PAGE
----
The ocean wave dynamo: a source of magnetic field fluctuations

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J. Watermann
A. Magunia
M. Gambetta
E. Bozzo


The alternating magnetic dynamo field of sea surface waves, a consequence of their Lorentz electric field, has been observed with a pair of simultaneously operated, closely spaced tri-axial magnetometers. Measurements from a magnetometer located in the centre of a tiny, uninhabited island served to compensate measurements from a near-shore magnetometer for magnetic pulsations of ionospheric origin, leaving the ocean wave dynamo field, effective close to shore only, as the dominant residual magnetic field. Amplitude and frequency of waves and swell were recorded with a vertical accelerometer (wave rider buoy) floating nearby on the sea surface. A spectral analysis was performed on ten nighttime intervals of three hours length each, and for every interval, the peak power of the surface waves (obtained from the wave rider) was compared with the peak power of the residual horizontal magnetic field (after the background field had been removed). The results suggest that the dual-sensor magnetic field observations yield, within the limits of statistical significance, a good quantitative description of the amplitude and frequency of sea surface waves and swell.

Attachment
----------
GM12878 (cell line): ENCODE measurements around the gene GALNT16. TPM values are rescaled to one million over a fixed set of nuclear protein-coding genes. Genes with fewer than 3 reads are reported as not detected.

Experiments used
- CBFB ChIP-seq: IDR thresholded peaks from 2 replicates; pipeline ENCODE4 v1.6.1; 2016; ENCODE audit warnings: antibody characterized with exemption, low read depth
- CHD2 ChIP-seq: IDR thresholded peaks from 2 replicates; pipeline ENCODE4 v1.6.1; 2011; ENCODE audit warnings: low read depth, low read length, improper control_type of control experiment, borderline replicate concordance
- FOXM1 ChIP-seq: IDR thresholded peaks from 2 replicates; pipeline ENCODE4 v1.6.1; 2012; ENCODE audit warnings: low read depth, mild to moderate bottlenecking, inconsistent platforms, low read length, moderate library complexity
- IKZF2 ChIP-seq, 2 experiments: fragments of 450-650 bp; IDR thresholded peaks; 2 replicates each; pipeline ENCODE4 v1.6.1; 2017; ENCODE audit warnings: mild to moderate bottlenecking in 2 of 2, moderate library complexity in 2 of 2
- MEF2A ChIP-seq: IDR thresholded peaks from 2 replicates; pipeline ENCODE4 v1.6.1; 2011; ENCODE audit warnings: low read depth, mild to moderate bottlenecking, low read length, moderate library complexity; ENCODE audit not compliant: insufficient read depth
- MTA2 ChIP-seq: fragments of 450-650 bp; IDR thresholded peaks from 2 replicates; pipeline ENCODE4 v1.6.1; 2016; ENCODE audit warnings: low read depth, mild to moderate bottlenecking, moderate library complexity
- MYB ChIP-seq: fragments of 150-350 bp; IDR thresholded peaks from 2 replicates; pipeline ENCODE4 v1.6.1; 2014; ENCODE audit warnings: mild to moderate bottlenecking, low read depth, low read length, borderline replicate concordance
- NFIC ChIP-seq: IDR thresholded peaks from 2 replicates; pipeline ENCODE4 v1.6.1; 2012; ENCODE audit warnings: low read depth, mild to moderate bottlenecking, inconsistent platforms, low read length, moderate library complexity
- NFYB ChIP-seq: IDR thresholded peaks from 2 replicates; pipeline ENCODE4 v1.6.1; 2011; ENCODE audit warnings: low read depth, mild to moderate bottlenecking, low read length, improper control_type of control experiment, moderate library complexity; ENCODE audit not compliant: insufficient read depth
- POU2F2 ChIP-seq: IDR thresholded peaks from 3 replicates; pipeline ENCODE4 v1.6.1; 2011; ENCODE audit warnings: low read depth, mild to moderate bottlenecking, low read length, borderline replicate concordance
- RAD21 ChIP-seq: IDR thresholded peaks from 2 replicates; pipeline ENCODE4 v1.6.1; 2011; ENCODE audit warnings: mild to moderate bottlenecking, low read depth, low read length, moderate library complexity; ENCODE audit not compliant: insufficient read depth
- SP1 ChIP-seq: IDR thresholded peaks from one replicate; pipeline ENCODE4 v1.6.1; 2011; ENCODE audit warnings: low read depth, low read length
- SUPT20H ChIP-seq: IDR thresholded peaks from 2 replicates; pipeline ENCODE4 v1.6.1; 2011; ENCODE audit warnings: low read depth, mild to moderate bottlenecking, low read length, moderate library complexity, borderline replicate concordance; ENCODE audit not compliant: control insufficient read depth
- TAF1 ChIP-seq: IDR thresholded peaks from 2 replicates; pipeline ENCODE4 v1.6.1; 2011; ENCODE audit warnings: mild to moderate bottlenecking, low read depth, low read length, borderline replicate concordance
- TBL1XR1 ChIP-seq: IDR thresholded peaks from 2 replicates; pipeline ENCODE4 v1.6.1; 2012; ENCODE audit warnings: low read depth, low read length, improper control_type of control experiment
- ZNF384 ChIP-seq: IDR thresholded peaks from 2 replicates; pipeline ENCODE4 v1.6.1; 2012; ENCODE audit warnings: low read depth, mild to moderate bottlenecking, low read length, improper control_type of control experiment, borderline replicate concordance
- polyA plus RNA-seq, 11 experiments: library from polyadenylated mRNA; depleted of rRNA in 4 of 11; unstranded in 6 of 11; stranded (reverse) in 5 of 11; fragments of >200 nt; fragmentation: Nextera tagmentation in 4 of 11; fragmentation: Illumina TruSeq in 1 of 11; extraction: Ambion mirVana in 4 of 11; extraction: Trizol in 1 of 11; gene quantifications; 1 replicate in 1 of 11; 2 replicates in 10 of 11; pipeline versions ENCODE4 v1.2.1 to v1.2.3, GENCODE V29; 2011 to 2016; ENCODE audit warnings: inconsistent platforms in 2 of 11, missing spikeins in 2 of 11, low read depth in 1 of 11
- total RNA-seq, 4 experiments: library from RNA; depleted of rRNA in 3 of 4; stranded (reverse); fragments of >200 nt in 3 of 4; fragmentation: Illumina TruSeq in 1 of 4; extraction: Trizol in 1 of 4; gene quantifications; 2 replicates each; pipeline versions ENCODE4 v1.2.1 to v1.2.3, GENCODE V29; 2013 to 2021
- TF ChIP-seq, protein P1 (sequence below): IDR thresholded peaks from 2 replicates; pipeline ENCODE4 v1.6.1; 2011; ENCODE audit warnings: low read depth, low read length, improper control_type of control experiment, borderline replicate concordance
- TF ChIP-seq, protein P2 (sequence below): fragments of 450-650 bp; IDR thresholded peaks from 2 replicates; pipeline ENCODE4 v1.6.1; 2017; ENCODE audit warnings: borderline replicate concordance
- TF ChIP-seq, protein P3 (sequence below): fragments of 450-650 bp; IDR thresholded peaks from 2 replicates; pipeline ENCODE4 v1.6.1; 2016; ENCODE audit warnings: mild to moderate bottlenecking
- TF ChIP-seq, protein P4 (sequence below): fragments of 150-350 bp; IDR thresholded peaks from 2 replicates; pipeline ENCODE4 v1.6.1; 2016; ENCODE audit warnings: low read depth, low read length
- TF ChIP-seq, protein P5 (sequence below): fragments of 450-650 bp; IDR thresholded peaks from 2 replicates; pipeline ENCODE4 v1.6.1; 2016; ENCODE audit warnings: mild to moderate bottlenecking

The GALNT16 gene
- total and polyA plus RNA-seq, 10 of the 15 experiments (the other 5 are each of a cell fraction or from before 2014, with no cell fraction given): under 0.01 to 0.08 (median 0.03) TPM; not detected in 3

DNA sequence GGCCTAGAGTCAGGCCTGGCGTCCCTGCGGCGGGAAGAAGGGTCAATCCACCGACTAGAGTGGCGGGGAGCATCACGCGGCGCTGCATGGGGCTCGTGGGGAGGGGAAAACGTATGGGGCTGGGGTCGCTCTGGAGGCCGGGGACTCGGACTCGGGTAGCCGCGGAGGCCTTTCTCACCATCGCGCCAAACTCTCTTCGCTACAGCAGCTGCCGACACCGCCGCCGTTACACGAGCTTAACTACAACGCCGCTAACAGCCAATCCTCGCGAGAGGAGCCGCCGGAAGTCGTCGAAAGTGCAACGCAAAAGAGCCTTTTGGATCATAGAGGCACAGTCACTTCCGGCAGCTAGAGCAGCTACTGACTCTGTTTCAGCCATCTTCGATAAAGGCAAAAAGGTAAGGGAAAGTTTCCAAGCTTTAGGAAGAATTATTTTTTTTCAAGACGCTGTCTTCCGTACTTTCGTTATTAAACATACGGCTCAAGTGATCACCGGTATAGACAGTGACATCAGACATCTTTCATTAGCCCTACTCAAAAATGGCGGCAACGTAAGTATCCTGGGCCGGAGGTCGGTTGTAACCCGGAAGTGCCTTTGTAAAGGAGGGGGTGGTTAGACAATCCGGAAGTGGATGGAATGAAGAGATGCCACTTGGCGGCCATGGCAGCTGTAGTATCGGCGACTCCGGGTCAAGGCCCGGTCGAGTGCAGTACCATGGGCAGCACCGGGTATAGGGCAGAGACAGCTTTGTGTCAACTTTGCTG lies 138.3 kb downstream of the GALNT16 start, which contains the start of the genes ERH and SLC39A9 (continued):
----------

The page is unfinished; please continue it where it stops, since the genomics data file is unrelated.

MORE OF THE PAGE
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Watermann, J., Magunia, A., Gambetta, M. and Bozzo, E. (1998) “The ocean wave dynamo: a source of magnetic field fluctuations”, Annals of Geophysics, 41(3). doi: 10.4401/ag-4345.

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